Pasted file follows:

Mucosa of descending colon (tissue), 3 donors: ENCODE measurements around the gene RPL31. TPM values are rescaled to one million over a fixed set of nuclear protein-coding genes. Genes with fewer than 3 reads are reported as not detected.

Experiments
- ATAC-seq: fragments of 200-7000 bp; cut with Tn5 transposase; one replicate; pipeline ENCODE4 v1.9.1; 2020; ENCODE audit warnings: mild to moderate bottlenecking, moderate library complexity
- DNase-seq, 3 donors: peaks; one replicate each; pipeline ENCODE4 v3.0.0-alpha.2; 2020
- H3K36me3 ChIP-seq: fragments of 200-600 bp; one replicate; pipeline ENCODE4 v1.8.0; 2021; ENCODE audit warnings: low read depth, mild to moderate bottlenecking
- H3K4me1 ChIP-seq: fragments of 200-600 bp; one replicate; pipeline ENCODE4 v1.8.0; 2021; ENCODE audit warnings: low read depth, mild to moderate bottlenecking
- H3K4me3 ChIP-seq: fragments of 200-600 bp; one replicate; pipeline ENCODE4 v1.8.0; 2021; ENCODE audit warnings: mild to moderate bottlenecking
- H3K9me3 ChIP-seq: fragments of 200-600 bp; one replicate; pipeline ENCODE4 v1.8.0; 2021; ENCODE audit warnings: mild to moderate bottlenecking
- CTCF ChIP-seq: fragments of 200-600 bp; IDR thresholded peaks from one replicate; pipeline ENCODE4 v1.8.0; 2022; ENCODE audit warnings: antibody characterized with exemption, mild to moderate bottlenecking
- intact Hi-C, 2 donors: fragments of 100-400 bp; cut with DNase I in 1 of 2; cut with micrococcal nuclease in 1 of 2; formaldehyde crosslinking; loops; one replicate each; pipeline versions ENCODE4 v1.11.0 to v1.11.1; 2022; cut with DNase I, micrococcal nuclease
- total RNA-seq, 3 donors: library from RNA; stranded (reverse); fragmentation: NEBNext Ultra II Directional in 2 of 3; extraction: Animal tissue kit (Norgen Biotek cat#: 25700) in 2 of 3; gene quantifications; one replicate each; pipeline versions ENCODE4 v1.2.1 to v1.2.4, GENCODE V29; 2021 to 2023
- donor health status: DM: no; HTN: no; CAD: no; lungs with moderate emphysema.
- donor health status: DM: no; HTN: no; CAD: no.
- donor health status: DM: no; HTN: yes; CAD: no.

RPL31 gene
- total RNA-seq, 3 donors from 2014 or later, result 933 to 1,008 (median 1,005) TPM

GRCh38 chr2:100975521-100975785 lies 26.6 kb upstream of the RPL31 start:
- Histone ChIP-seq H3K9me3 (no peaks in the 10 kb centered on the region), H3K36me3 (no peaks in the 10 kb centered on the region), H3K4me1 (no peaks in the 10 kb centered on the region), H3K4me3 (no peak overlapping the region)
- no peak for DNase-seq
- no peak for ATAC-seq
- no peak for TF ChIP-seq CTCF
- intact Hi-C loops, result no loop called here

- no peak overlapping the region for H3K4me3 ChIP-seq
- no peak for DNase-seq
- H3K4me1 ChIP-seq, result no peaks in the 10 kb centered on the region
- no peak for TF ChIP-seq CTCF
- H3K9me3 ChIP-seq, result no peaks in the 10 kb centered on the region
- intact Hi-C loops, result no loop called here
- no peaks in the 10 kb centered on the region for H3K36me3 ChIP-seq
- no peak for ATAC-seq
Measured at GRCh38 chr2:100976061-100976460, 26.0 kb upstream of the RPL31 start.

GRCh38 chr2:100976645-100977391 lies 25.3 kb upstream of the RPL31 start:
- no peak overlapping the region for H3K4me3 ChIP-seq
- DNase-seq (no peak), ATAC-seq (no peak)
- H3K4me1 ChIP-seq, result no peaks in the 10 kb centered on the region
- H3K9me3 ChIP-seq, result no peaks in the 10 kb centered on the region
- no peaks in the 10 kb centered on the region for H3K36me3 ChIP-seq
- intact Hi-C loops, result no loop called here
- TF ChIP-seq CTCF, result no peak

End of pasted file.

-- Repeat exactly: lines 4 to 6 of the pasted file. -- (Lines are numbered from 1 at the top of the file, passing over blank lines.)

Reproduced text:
- DNase-seq, 3 donors: peaks; one replicate each; pipeline ENCODE4 v3.0.0-alpha.2; 2020
- H3K36me3 ChIP-seq: fragments of 200-600 bp; one replicate; pipeline ENCODE4 v1.8.0; 2021; ENCODE audit warnings: low read depth, mild to moderate bottlenecking
- H3K4me1 ChIP-seq: fragments of 200-600 bp; one replicate; pipeline ENCODE4 v1.8.0; 2021; ENCODE audit warnings: low read depth, mild to moderate bottlenecking